In this week’s blog, RCT/Merthyr hub student Beth Lisles talks about women in physics, and why women shouldn’t be afraid of pushing themselves to succeed in a field still dominated by men.
If you Google “Women in Physics” the first few hits you get are about the WOP societies at various universities or lists of notable women in the field. However, go down to about the seventh suggestion you get an article entitled “Women in Physics face Big Hurdles – Still”, it takes a critical look at the numbers surrounding the deficit in uptake and continued study of physics and partially apportions it to the lack of female role models in the physical sciences.
This is something that I have observed in my own physics education. I was one of four ladies who started Physics AS and this shrunk by half before the AS exams while the other was accepted into Yale (in the USA) to study Mathematics. This may well have been down to a lack of fellowship and due to the changing nature of their physics education, or the undermined confidence in their abilities. It can happen all too often with young women in physics that they feel their core maths skills aren’t as strong as they should be; this continues into higher education with a proportion of students not undertaking degrees or post-graduate qualifications in physics when their results would prove that they are more than capable.
But is there any real reason for this other than lack of confidence? I don’t think so. Academia has seen the negative effects of its biases, where benefiting from a mostly male viewpoint leads to exclusion of female ideas. As such, positive biases have been instituted to counteract this effect. These include the numerous WOP societies and unions at universities and across the world, as well as the many scholarships offered to undergraduate and post-graduate women. Having applied to the King’s College London Women in Science Scholarship and in researching for this post, finding the Roche University Bursary then drastically trying to complete the application before 5pm, I realised that help is available for us ladies in science if we only look for it. However, it is a bit hidden away.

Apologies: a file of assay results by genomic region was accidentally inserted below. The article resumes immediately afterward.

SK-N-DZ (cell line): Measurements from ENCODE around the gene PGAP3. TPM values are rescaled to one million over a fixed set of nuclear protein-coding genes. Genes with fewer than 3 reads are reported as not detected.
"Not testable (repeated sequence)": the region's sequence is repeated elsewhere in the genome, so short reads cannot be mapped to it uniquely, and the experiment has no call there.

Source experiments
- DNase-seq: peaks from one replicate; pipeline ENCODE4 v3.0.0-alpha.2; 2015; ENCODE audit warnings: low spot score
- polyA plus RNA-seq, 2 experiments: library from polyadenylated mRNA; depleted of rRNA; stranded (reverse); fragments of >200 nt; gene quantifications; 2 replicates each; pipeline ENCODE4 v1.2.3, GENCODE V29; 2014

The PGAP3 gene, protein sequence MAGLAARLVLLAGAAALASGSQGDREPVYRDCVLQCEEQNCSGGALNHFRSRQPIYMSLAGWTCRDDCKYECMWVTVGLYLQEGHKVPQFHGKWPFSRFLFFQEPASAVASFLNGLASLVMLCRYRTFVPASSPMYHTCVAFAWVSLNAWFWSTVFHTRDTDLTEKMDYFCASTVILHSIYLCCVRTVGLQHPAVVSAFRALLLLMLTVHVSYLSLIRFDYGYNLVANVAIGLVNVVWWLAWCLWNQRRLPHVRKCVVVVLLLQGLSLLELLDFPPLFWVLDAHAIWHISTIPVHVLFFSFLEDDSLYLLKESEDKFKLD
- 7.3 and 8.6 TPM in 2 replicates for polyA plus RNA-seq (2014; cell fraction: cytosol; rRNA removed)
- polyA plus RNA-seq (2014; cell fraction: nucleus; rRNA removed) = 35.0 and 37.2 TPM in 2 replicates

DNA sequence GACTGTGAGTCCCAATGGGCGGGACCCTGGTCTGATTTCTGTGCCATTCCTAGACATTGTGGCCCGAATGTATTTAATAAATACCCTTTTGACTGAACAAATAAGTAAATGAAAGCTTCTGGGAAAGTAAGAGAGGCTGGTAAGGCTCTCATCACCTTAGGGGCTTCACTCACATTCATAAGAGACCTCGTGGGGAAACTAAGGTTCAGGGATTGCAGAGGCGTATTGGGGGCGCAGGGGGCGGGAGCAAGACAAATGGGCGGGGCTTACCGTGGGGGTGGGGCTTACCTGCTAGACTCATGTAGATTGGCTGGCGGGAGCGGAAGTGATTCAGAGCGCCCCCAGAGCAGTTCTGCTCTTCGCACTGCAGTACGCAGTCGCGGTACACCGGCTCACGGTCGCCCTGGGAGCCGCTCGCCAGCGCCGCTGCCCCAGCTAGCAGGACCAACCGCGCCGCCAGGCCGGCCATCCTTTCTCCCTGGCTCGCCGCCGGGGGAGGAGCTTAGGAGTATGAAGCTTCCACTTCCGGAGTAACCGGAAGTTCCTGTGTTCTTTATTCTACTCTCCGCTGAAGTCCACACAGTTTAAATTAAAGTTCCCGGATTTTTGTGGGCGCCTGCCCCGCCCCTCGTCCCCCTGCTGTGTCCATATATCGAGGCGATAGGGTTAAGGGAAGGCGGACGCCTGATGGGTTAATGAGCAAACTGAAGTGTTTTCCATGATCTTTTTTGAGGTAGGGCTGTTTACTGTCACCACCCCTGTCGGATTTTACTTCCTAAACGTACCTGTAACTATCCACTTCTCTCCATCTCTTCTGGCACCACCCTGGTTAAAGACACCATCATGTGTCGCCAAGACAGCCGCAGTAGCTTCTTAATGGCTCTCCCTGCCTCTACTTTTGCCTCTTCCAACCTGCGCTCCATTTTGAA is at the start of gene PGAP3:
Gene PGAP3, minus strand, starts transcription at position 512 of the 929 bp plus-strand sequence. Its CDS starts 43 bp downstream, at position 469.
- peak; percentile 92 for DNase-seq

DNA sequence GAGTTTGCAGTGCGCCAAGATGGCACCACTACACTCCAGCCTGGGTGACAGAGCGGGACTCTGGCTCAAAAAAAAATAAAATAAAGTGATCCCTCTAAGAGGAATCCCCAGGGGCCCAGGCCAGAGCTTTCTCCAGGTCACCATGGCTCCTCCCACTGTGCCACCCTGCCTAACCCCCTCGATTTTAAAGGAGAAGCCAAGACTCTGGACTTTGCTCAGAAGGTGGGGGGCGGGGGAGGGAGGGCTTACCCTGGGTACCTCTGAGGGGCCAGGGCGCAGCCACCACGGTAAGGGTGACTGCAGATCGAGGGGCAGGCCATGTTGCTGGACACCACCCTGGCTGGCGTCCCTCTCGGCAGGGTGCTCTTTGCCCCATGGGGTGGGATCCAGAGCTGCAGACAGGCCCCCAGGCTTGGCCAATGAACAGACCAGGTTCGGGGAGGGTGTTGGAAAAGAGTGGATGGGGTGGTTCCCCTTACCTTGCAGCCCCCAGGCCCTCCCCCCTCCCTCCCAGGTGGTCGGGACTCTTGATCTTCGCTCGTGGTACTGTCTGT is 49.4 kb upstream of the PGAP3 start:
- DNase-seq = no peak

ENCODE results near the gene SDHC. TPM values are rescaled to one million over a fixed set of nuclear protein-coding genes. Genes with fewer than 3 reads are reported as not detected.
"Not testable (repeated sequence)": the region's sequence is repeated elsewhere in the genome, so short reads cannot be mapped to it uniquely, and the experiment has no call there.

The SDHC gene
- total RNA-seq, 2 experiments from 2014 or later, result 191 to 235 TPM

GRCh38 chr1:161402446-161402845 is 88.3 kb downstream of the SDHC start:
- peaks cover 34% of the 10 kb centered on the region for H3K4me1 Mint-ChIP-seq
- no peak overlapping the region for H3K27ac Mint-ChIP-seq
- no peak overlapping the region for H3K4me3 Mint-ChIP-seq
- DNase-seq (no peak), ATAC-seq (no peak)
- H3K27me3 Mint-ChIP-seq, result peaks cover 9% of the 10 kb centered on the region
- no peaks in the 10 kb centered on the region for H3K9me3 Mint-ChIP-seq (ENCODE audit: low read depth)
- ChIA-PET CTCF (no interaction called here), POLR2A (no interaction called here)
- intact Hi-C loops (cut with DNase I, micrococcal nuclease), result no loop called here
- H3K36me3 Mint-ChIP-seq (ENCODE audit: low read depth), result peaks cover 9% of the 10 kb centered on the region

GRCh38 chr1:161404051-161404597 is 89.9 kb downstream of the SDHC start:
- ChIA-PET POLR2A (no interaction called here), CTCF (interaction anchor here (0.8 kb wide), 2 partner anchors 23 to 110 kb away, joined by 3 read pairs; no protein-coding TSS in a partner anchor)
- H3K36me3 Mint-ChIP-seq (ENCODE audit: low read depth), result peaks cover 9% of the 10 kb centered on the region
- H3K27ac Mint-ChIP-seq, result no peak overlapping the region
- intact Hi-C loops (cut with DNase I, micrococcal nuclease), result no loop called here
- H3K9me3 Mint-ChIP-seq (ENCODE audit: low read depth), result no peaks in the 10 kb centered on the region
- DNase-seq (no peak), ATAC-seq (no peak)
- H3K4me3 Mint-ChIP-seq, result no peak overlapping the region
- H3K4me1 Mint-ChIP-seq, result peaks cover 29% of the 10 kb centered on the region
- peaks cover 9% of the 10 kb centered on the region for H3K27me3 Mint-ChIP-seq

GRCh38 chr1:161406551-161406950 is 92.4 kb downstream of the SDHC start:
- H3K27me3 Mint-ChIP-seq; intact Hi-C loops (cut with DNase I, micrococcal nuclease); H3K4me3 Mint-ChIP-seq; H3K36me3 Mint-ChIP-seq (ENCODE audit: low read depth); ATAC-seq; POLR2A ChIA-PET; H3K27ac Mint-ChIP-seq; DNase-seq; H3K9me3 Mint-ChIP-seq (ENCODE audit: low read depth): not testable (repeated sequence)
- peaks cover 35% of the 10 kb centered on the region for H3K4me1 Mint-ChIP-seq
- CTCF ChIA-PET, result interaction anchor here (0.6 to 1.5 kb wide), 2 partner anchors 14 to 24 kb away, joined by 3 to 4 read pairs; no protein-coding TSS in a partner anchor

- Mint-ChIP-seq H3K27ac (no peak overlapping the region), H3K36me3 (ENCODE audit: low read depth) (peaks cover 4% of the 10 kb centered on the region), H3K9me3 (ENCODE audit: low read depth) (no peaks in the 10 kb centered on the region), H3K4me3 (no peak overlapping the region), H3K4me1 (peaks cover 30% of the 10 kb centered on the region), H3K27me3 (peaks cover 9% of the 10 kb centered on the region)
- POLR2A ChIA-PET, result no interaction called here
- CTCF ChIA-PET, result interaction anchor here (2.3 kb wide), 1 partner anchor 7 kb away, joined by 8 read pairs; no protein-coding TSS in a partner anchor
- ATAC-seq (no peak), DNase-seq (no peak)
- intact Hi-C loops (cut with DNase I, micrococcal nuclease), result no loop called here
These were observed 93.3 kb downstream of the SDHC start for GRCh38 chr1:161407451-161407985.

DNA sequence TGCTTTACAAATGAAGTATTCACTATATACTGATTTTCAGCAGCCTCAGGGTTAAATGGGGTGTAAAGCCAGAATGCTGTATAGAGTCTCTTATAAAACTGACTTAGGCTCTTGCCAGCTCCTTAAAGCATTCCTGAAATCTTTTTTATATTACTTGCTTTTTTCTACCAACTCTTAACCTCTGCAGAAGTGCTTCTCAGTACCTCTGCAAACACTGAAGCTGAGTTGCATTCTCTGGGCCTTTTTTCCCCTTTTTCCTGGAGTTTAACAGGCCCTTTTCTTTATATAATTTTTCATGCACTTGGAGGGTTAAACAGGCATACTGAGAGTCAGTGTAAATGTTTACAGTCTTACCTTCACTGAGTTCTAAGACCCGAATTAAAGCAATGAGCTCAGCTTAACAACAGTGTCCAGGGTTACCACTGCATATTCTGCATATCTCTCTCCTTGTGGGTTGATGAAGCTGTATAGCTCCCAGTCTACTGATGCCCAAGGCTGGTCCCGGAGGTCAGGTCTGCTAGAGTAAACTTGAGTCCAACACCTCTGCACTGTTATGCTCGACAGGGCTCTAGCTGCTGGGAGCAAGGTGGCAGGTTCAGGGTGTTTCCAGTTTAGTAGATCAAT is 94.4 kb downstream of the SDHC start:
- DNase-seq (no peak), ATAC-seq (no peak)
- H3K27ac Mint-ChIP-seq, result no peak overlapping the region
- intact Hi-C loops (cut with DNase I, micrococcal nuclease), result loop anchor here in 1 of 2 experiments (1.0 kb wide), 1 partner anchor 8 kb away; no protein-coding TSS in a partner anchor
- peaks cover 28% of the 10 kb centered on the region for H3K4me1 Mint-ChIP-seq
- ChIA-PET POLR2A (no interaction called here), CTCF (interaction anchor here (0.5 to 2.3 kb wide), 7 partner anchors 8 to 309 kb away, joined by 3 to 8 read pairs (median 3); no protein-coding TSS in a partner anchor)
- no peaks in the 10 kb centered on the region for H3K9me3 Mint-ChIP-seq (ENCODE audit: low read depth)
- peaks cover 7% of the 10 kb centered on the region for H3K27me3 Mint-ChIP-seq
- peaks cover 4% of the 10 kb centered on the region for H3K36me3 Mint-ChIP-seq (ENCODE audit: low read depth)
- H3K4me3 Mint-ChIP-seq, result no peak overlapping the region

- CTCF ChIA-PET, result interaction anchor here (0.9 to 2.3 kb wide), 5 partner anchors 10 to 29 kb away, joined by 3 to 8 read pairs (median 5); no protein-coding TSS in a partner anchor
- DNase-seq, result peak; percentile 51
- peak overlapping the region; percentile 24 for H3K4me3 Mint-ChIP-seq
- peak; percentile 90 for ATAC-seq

This made me think again about the role models in our community – the hidden ones and those that are more well known. So, here’s a little list of our lovely lady scientists and their accomplishments:
- Hypatia – Roman Egyptian, studied and taught mathematics, astronomy and philosophy while there were very few women in science (ca. AD 350/370 – March 415).
- Maria Goeppert Mayer – Nobel Prize in Physics 1963 for “discoveries concerning nuclear shell structure” (with E. P. Wigner and J. Hans D. Jensen).
- Marie Curie nee Sklodowska – Nobel Prise in Physics 1903 (with husband Pierre and Henri Becquerel) “in recognition of the extraordinary services they have rendered by their joint researches on the radiation phenomena discovered by Professor Henri Becquerel”. Followed by the 1911 Prize (for Chemistry), shared with Pierre, for their discovery of radium and polonium.
- Mary Somerville – studied maths and astronomy against the wishes of her father and was the second female scientist to gain recognition in the UK (1780 – 1872).
- Lise Meitner – a nuclear physicist and part of the team that discovered nuclear fission but was passed over for the Nobel Prize which was awarded only to her male colleague (1878 – 1968).
- Ada Yonath – the first female Israeli to win a Nobel Prize for her research into ribosomal structure and function using crystallography.
- Mae Jemison – the first African American woman in outer space and founder of a technology company focusing on applications of technology in everyday life.
In these cases, the women have often had to overcome situations imposed on them by a patriarchal society and break free of the biases placed upon them. If they can do it, so can we. There are role models out there. So ladies, if you need a boost and you’re feeling down about your abilities, skills and prospects take a look at some of these amazing women and use them as inspiration to see just how far you could go.